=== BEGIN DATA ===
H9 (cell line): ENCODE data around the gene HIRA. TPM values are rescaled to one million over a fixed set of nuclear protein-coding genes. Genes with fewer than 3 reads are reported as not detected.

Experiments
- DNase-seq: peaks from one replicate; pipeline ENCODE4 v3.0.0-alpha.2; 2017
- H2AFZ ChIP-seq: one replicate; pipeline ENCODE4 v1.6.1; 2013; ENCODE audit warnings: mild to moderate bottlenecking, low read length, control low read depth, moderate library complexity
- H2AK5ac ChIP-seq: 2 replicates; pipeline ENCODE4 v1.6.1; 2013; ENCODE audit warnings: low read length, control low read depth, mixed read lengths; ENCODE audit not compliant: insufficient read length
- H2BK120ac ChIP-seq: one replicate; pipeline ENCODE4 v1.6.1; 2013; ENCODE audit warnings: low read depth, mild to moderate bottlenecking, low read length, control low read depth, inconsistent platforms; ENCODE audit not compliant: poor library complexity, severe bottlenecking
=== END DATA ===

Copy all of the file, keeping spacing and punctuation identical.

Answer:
H9 (cell line): ENCODE data around the gene HIRA. TPM values are rescaled to one million over a fixed set of nuclear protein-coding genes. Genes with fewer than 3 reads are reported as not detected.

Experiments
- DNase-seq: peaks from one replicate; pipeline ENCODE4 v3.0.0-alpha.2; 2017
- H2AFZ ChIP-seq: one replicate; pipeline ENCODE4 v1.6.1; 2013; ENCODE audit warnings: mild to moderate bottlenecking, low read length, control low read depth, moderate library complexity
- H2AK5ac ChIP-seq: 2 replicates; pipeline ENCODE4 v1.6.1; 2013; ENCODE audit warnings: low read length, control low read depth, mixed read lengths; ENCODE audit not compliant: insufficient read length
- H2BK120ac ChIP-seq: one replicate; pipeline ENCODE4 v1.6.1; 2013; ENCODE audit warnings: low read depth, mild to moderate bottlenecking, low read length, control low read depth, inconsistent platforms; ENCODE audit not compliant: poor library complexity, severe bottlenecking